Wednesday 14 April 2010

Author Interview: Michelle Harrison

I few weeks ago I picked up a book that just 'called' to me. I was drawn to its pretty cover and when I saw the word 'fairy' I knew this book was for me!! I loved The 13 Treasures and The 13 Curses so much I knew we had to interview her! She's also here in the UK! How lucky are we?! Let me introduce you to Michelle Harrison!

Michelle Harrison is 30 years old and an editorial assistant in children's publishing. She is a former bookseller at Ottakars/Waterstones in Stafford. Originally from Grays in Essex, she is a keen illustrator as well as writer and now lives in Oxfordshire with her partner. Her debut novel THE THIRTEEN TREASURES won the Waterstone's Children's Book Prize in 2009, it's sequel THIRTEEN CURSES published in 2010.

SWEET BOOKSHELF: How did you come up with the idea for The 13 Treasures & The 13 Curses?

Michelle Harrison: I first became interested in fairies when I was introduced to the artwork of Brian Froud, Alan Lee and Arthur Rackham on my illustration course. Their work showed the dark side of fairies and made me think about them in a new light. My niece, Tanya, was the second inspiration. She was, and still is, a bookworm, so I decided to name my heroine after her. The idea of a girl being tormented by fairies that no one else can see stemmed from my sister being told that Tanya would grow up to be psychic when she was a baby. Those were the two starting points and the ideas grew from there. The 13 Curses came from Red being such a strong character in the first book – I knew I had to make the second story hers, and at the end of book one everything was already in place.

My favorite character is Red because of how savvy and adventurous she is. Who is your favorite character and why?

Red is probably my favorite character, too. As soon as I wrote her into the book I knew she had a lot of scope for development and she really added elements of excitement and danger to the story. I also feel that Red sort of saved the book for me as well. She was quite late to make it into the story as part of a major rewrite I did as a result of so many rejections when I was submitting to agents. When I wrote her in something clicked, and I knew it finally felt right. The next agent I submitted to (who I’d previously been too intimidated to approach) took me on.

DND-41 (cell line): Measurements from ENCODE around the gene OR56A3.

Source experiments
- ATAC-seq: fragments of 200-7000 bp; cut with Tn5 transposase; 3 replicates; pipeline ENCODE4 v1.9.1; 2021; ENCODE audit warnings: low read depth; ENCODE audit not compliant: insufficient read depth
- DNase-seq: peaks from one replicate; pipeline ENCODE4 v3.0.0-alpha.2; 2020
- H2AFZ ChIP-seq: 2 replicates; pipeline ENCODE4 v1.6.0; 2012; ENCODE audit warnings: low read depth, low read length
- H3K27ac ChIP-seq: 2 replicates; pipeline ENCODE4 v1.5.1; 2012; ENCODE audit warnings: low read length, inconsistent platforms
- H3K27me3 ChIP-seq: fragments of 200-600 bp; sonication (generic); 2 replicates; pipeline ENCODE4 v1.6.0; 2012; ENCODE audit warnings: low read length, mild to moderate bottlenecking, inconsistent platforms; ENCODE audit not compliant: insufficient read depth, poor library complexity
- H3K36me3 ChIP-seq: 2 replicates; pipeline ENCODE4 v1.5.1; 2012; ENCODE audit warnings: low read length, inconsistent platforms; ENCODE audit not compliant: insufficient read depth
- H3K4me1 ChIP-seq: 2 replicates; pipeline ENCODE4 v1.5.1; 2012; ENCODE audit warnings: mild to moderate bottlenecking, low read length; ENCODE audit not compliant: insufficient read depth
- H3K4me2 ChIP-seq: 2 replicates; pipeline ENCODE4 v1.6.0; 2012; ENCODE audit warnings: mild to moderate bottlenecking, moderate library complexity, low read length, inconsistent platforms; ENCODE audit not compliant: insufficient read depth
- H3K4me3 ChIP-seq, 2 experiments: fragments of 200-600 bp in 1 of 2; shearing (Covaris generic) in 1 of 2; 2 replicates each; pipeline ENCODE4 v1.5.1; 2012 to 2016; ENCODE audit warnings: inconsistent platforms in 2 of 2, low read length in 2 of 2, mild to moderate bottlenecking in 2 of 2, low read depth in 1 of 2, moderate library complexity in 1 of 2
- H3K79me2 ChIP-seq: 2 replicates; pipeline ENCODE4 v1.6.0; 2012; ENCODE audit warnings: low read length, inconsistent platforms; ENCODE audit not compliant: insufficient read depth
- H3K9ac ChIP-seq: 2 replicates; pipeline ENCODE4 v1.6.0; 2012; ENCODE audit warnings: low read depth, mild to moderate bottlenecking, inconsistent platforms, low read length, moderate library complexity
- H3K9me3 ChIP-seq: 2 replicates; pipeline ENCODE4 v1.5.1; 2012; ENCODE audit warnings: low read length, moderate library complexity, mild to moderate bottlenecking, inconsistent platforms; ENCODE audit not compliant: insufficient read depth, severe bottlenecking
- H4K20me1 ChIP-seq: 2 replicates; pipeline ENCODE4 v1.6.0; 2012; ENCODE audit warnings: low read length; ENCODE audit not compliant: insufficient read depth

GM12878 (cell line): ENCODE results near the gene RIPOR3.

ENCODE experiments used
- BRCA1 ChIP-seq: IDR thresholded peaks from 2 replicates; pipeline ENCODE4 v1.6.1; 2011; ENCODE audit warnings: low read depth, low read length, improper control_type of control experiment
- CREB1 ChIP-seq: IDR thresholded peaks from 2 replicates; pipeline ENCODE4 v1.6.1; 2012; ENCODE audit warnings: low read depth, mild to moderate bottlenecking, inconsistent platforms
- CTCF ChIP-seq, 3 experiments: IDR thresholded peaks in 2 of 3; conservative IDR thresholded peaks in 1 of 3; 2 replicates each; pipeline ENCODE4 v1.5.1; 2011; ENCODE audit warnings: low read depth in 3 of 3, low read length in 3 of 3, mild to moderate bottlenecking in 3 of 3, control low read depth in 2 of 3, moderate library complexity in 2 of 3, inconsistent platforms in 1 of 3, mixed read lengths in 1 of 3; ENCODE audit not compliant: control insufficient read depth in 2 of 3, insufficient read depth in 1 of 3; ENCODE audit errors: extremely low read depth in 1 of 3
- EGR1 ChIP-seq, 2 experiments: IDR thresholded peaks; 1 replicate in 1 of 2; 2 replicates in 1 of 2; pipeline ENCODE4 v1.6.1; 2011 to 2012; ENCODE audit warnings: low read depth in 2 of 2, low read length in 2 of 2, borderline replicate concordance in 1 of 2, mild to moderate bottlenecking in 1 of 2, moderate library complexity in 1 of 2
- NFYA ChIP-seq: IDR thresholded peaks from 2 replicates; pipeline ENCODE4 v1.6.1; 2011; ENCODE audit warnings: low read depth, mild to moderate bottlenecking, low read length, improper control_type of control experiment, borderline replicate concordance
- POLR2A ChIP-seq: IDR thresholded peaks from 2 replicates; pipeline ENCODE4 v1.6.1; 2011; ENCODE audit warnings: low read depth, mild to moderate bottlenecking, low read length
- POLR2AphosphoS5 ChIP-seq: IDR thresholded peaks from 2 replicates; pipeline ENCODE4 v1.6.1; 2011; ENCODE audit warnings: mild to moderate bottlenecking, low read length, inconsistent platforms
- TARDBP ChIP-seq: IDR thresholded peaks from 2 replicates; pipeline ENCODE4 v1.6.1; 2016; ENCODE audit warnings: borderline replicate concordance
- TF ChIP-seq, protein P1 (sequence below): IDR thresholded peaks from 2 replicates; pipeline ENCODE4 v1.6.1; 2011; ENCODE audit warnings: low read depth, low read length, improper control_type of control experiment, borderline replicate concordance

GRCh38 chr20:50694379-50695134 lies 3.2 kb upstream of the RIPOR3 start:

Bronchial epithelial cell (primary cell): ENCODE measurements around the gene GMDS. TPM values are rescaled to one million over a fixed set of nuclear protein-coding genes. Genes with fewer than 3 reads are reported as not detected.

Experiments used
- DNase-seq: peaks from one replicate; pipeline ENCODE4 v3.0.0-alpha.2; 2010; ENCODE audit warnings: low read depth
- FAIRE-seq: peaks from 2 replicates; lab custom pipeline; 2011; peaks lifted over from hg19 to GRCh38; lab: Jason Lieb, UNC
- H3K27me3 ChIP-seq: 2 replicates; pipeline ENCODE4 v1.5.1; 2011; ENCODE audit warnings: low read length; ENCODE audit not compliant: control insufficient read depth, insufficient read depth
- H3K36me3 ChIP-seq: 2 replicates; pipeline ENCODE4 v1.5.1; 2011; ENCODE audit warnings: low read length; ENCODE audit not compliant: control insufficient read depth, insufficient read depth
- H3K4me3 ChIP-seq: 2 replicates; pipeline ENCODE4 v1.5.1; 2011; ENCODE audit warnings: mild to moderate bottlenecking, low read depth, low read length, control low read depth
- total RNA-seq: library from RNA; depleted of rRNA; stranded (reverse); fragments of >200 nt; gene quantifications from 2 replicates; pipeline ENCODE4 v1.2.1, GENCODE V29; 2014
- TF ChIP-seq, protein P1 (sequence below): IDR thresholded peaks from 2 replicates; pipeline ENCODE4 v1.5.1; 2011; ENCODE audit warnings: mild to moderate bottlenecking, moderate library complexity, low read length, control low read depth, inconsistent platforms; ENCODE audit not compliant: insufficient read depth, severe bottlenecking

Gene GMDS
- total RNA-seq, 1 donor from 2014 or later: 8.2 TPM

You also did
the illustrations for the chapter headings. Did you do any more illustrations that didn't make it into the book?

I initially did six sample chapter illustrations. My agent encouraged me to finish the entire set so that all the illustrations were complete for submission to publishers. However, she also advised me to leave out any illustrations with human characters in order to let readers imagine them for themselves. At that point I’d drawn both Warwick and Morwenna, so those never made it into the finished book.

There is a lot of fairy lore in your novels, did you do any research on faeries?

Yes, I did quite a lot of research into fairy folklore and legend as I was writing. It led me to the legend of the thirteen treasures, which mainly appears in Arthurian legend but which I’ve adapted to suit my story. I also read up on changelings, the fairy courts, and the methods of protection people used to keep troublesome fairies away, some of which I’ve written into the book such as wearing the colour red.

Are you currently working on another novel and can you tell us anything about it?

Yes, I’m now working on a third in the ‘13’ series, in which we find out more about Red’s changeling-stealing past, and the people she was connected with. Red is about to find that putting her past behind her isn’t as easy as she’d hoped! It doesn’t have a confirmed title yet but I’ll post it on my website once it does.

You work a full time job in publishing, when do you find the time to write?

Since January I’ve been working three days a week in publishing, I was full-time prior to that. Last year, writing The 13 Curses with a full-time job plus promoting The 13 Treasures was really tough. I was working late into the night most nights to meet my deadline, and even taking my laptop into work to write on my lunch break. Thankfully I now write two days a week, plus at weekends, although sometimes those weekdays are used for other author work such as school visits and answering mail from readers.

What is the BEST part of being a published author?

The two things that are the best for me are fulfilling an ambition to be published after dreaming about being an author since I was young, and hearing from children who have never been keen on reading, but say they’ve changed their views after reading the books.

Are you doing any tours or signing soon?

I’ve recently done a promotional trip to the States, which was fantastic, and also toured schools in the UK in January on publication of The 13 Curses. I’ve got a few school events lined up throughout the year, and I’ll be at the Just So Festival in Staffordshire in August.

Is there anything you wanted to say to The Sweet Bookshelf readers?

Check out my website at, and also the dedicated 13 Treasures website from my US publishers:

Thanks for interviewing with us Michelle! We wish you all the best in your career and can't wait to read what's next!

Check out my reviews for The 13 Treasures and The 13 Curses!


  1. Okay, I really want to read this. Is it appropriate for Liz? She seems really cool. How neat though that she works in publishing and is writing books (and illustrating) Cool author.

  2. Great interview! I loved the 13 Treasures! Check out my interview with her here: ;) x


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